Assessing the value of commodities

Oil isn’t the only commodity play that investors should consider

Assessing the value of commodities
The commodities market is notoriously cyclical, but political and market forces aligned last year to help the sector stage a late rally.

“It is one of the most shocking turnarounds,” Hans Albrecht, vice president, portfolio manager and options strategist at Horizons ETFs, told the Globe and Mail. According to him, the sector went from multi-decade lows in some commodities in 2016 to liftoff, resulting in the best annual returns in commodities in many years.

Not all parts of the commodities sector are expected to perform the same, however, and some areas will do better than others. Albrecht favours agriculture, which he said is coming back from a tough year. Investors can access this segment via agricultural ETFs or through international plays, such as emerging markets, that would get a lift from rising commodity prices.

Mark Raes, head of product at BMO Global Asset Management Canada, recommended investments in gold, which he said “has been on a good run” and could rise in instances of political unrest or renewed inflation. A counterweight to the stock market, it can be accessed by retail investors through gold ETFs.

Raes also suggested small-cap ETFs, some of which invest in small players in commodities like oil, gold, and natural gas. “Because they are small-cap companies, you get the natural operating leverage,” he said, adding that such companies get higher boosts from upswings in the underlying commodity compared to larger rivals.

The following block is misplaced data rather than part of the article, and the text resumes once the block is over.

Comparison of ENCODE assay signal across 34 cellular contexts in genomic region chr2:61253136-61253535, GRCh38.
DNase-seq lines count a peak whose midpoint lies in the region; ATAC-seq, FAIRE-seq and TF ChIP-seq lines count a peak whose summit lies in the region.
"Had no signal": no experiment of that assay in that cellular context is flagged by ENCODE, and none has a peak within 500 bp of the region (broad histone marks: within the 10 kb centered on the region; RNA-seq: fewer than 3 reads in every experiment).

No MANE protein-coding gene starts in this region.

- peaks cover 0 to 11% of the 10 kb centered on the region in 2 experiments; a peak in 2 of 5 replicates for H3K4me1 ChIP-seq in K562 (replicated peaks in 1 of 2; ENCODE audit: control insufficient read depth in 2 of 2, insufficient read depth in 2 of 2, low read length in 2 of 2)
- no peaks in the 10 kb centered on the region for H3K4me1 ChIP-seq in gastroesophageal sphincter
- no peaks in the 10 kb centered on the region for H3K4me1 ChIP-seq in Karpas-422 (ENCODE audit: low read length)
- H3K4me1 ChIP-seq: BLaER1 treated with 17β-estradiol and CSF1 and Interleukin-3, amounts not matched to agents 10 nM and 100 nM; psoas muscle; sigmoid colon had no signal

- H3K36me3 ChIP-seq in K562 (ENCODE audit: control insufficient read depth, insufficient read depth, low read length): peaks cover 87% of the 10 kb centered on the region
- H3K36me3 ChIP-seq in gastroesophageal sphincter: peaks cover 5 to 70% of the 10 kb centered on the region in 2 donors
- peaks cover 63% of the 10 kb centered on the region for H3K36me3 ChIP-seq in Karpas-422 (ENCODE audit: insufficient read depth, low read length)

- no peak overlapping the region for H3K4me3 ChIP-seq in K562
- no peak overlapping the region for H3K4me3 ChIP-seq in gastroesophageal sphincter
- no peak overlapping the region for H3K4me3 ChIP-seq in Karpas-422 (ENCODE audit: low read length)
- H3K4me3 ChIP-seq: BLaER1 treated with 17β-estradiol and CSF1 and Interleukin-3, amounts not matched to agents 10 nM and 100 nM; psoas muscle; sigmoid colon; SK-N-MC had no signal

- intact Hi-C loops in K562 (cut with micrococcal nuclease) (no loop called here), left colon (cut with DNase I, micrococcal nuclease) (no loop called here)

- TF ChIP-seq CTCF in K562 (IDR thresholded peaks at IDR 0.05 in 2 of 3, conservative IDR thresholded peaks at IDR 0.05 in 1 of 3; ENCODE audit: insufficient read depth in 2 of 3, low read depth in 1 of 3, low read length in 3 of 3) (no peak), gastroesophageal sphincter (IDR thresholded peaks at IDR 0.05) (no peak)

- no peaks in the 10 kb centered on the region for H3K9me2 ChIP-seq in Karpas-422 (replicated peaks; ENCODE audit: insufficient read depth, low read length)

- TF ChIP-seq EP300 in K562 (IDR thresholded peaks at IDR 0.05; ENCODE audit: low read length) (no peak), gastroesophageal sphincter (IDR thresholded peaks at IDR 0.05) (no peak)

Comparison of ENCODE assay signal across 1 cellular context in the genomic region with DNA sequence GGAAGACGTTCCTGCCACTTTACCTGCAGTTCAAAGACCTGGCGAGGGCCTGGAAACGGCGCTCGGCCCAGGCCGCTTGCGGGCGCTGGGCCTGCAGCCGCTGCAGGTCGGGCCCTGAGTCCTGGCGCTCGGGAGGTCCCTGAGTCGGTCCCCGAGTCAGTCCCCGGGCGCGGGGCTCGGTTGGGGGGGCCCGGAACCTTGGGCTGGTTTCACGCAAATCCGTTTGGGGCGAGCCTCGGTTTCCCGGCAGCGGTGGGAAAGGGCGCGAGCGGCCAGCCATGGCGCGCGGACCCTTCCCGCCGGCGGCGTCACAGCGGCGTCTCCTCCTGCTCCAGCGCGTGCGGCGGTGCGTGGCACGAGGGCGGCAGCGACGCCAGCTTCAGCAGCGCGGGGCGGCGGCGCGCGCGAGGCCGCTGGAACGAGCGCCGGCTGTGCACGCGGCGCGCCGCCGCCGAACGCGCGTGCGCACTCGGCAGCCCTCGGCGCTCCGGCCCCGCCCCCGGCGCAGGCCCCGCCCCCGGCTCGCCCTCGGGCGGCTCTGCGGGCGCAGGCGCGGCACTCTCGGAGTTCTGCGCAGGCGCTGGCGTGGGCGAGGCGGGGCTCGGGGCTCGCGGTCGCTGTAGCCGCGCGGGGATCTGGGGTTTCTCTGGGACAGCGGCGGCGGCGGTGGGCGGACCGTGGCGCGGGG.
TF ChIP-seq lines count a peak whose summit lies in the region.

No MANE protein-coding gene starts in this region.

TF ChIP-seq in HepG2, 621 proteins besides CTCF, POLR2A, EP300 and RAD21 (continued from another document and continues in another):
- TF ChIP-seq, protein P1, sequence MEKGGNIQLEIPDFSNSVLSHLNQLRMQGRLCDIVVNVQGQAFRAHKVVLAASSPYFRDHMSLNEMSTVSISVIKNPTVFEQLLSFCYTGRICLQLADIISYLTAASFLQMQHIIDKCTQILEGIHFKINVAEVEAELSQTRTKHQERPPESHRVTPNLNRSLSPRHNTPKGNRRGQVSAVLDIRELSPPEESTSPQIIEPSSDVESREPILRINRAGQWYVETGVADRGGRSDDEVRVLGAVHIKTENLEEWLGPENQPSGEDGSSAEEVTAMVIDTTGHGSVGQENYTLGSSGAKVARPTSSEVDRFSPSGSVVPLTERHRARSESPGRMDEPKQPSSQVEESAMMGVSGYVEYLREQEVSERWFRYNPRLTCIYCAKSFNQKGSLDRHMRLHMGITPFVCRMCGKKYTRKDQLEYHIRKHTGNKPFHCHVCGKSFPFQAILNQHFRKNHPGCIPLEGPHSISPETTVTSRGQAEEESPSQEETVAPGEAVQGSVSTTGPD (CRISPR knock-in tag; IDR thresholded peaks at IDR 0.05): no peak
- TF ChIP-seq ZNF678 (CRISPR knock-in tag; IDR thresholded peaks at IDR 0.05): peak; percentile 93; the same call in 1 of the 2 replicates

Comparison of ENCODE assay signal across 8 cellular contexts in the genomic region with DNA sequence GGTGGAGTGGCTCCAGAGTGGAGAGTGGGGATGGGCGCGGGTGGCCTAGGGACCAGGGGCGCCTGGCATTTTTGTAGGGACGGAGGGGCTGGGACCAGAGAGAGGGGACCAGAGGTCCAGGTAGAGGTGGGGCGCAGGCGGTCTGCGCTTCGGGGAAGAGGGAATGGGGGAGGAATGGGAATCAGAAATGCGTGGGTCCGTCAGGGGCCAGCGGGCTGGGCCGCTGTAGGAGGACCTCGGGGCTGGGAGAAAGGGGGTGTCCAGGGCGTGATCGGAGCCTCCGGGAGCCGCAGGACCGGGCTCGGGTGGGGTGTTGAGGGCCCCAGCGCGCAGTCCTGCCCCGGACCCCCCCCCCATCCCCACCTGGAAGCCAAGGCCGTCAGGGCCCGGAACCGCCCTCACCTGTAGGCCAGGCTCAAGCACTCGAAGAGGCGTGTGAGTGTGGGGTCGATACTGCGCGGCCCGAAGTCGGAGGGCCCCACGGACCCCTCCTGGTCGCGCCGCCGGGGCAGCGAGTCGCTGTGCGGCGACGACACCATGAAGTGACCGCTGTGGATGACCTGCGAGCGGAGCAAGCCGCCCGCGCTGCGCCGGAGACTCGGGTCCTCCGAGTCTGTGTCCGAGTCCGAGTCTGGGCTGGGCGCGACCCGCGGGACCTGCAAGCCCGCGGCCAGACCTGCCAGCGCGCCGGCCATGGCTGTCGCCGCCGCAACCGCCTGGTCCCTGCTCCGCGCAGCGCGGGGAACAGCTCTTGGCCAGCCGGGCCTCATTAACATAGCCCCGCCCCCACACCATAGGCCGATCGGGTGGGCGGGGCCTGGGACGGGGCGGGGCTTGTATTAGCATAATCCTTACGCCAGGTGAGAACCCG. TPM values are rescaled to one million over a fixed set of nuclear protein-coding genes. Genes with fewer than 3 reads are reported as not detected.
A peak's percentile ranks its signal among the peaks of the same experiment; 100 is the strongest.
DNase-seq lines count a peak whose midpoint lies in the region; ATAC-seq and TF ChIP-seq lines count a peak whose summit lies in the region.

Zinc, the world’s fourth most-used metal, presents another opportunity. According to Rory Johnston, commodities economist with Scotiabank Economics, zinc has the “strongest fundamentals” for price appreciation. Mine closures have squeezed production of the metal, leading to price increases that started in 2016 and are continuing through this year. Nickel also got a slight boost due to tightened production last year, but supply seems to be easing now.

Of course, not everyone is convinced that the recent commodities comeback can be sustained. “The big issue in Canada is that Canadians are over-invested in Canada; that is the famous home bias,” Tyler Mordy, president and chief investment officer of Forstrong Global Asset Management, told the publication. “Canadians in particular have kind of fallen in love with energy stocks.”

For him, commodities will remain in a “lower for longer” phase without a bull market in sight. Because of that, his firm’s forecast for slow commodities counsels investors to focus on commodity importers like India, for which low and steady prices are a tailwind.

“This is all in the context of diversification,” Mordy said. “If you are over-invested and have a concentration issue in Canada, then we are counselling clients to at least incorporate some global into your portfolio.”

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